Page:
This is the recipe I intended to post a few days after Thanksgiving, when everyone is sick and tired of leftover turkey. I know I was ready for something different, something completely opposite to roast meat, stuffing and gravy. This dish completely fits the bill. It's flavorful and fresh and has all the components that Asian food is known for. Hot, sweet, sour and salty. I know it's a little late to be calling this a post Thanksgiving Day recipe (I have no excuse but laziness), but better late than never right? Some of the ingredients may be a little unfamiliar but none of them are expensive and the difference they make is well worth the cost. I found all the ingredients at my local grocery store in the produce aisle and the imported food section. Around here (Cincinnati), you should find them at Meijer, Biggs, a larger Kroger and if you are lucky to be near Jungle Jims, they would definitely have them all.
Vietnamese lemongrass beef and noodle salad
2 stalks fresh lemongrass, outer leaves discarded and root ends trimmed 6 cloves garlic 2 tbsp Asian fish sauce 1 tbsp soy sauce 4 tsp sugar 2 tbsp vegetable oil 1/2 tsp Asian sesame oil 1 pound to 1 1/4 pounds skirt steak or flank steak 1/2 pound thin rice noodles 1/2 cup fresh basil leaves, washed and spun dry 1/2 cup fresh mint leaves, washed and spun dry 1/2 cup cilantro leaves, washed and spun dry 1 recipe nuoc cham (Vietnamese lime sauce), recipe follows 1/2 to 1 English cucumber, halved, seeded and cut diagonally into 1/4 inch slices 4 green onions, sliced 2 to 4 fresh red or green chilies, seeded and sliced very thin (I wore disposable rubber gloves for this) coarsely chopped peanuts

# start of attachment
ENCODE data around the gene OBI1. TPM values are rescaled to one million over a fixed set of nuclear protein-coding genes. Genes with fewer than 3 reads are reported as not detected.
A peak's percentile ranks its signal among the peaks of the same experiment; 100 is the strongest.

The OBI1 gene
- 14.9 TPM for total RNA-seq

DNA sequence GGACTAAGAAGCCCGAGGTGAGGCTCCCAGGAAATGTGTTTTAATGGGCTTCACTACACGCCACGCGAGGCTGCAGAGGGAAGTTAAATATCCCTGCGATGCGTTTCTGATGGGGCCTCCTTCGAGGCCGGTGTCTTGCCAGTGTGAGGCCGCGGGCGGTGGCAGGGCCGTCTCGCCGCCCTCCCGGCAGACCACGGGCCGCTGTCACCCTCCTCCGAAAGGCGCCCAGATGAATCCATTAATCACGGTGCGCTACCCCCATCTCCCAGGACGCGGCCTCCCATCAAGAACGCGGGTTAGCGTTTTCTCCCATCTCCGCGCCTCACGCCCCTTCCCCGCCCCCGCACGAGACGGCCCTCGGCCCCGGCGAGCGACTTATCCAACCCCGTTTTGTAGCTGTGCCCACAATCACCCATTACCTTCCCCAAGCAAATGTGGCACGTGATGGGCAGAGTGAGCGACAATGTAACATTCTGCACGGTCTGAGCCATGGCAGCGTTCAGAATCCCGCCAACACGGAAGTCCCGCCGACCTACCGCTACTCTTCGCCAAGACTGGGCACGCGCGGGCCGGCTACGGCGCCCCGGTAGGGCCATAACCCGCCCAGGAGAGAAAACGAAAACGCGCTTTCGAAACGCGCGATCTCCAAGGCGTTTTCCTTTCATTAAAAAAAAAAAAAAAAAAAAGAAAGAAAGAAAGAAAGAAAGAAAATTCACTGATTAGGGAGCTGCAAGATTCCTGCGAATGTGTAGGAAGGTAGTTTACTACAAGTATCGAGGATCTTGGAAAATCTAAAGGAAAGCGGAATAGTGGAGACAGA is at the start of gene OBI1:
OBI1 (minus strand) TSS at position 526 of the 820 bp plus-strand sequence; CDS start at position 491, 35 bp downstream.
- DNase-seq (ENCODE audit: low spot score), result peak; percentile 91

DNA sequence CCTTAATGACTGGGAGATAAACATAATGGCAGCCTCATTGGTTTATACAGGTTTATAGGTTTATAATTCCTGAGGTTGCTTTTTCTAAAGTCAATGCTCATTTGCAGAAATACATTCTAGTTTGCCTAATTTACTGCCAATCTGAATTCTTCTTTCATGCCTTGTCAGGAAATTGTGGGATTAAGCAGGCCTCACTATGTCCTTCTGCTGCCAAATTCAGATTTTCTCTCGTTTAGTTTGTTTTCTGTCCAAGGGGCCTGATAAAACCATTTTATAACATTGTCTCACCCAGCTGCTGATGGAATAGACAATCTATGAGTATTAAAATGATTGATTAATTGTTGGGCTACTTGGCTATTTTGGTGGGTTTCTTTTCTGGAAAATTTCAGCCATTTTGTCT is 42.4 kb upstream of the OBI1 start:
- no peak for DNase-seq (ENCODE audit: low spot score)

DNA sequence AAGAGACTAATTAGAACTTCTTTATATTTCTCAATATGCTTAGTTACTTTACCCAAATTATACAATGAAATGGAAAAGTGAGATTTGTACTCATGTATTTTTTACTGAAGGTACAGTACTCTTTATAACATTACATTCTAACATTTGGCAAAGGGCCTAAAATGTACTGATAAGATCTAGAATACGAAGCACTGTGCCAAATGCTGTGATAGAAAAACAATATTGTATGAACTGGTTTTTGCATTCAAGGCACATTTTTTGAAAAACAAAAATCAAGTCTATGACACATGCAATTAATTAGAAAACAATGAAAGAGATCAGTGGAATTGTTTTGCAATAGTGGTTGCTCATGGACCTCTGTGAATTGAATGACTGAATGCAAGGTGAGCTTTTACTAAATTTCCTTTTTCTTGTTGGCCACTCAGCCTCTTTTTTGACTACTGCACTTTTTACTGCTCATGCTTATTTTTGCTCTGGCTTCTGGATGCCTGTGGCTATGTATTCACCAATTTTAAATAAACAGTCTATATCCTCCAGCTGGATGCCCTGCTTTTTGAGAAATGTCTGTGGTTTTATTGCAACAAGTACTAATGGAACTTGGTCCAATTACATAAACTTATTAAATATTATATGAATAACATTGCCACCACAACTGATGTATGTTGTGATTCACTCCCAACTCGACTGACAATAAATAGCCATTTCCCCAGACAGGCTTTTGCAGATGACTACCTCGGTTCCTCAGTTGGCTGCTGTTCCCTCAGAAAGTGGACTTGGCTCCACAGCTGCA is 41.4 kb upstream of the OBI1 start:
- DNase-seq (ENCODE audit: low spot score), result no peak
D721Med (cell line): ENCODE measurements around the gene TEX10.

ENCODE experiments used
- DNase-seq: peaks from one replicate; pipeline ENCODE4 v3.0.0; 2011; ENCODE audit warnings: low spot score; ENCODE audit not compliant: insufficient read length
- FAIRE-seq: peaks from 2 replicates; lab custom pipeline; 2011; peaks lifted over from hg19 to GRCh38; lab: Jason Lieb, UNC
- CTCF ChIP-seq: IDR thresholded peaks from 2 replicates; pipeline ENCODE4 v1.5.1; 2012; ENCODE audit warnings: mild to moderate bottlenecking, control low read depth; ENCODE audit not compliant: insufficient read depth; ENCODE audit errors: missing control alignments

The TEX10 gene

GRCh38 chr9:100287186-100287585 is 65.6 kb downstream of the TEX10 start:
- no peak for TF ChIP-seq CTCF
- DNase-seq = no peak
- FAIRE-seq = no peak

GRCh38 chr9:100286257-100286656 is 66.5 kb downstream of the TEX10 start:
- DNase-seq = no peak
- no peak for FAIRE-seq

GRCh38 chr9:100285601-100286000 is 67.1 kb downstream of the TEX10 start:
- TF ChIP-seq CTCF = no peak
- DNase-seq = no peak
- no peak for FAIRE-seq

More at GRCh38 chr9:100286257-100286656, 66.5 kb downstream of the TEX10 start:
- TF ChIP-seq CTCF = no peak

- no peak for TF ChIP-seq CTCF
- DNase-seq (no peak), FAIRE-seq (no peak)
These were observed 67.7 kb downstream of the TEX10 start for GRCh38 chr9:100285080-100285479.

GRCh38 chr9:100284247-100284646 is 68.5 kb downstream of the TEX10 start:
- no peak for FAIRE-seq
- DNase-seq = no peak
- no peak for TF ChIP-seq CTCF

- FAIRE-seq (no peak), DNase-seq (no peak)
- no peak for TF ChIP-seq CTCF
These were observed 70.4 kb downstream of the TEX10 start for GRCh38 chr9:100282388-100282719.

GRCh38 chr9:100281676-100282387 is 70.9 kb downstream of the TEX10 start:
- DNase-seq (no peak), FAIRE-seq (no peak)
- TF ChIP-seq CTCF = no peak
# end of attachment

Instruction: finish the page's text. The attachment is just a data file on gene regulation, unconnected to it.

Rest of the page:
Make marinade: Thinly slice lemongrass stalks. In a food processor or blender finely grind together sliced lemongrass and garlic cloves. Add next 5 ingredients and blend well. In a large zip-lock bag combine marinade and steak and seal bag, pressing out excess air. Marinate steak in the refrigerator at least 4 hours or overnight. Turn bag once or twice. In a large bowl soak noodles in hot water to cover 15 minutes, or until softened and pliable. Prepare grill or preheat broiler. Bring a pot of salted water to boil for noodles. Discard marinade and grill or broil steak 3 to 5 minutes per side for medium rare. Transfer steak to board and let stand 5 minutes. While steak is cooking, drain noodles in a colander and cook in boiling water 30 seconds to 1 minute, or until just tender. Drain in a colander again and rinse under cold water to stop cooking. Drain noodles well. In a large bowl toss noodles with herbs, cucumbers, green onions and half of the lime sauce. Divide among 4 bowls or plates. Thinly slice the steak on the diagonal and mound on top of the noodles. Sprinkle chilies (to taste) and chopped peanuts over each serving and garnish with herb sprigs if desired. Serve remaining lime sauce on the side.
1/2 cup fresh lime juice 3 tbsp Asian fish sauce 1/4 cup sugar 1/2 cup warm water 1 garlic clove, crushed or minced 2 small fresh red or green chilies, seeded and chopped fine
In a small bowl stir together all ingredients until sugar is dissolved.
Vegetables are interesting but lack a sense of purpose when unaccompanied by a good cut of meat. ~Fran Lebowitz
Have you forgotten how food tastes? I mean real food. Not the packaged, over processed stuff that is so full of un-pronounceable ingredients that you need a dictionary to read the nutrition facts. My aim is to share my family and friends favorite recipes made with real ingredients that showcase how real food tastes. Will it all be healthy? Not necessarily. But you'll never see cream of something soup in my recipes.
I am a wife and mother who loves to prepare home-made meals that are both delicious and (usually) nutritious. To me, home cooking nourishes the body, comforts the soul and brings loved ones together. It takes into account our expanding global tastes as well as our culinary roots.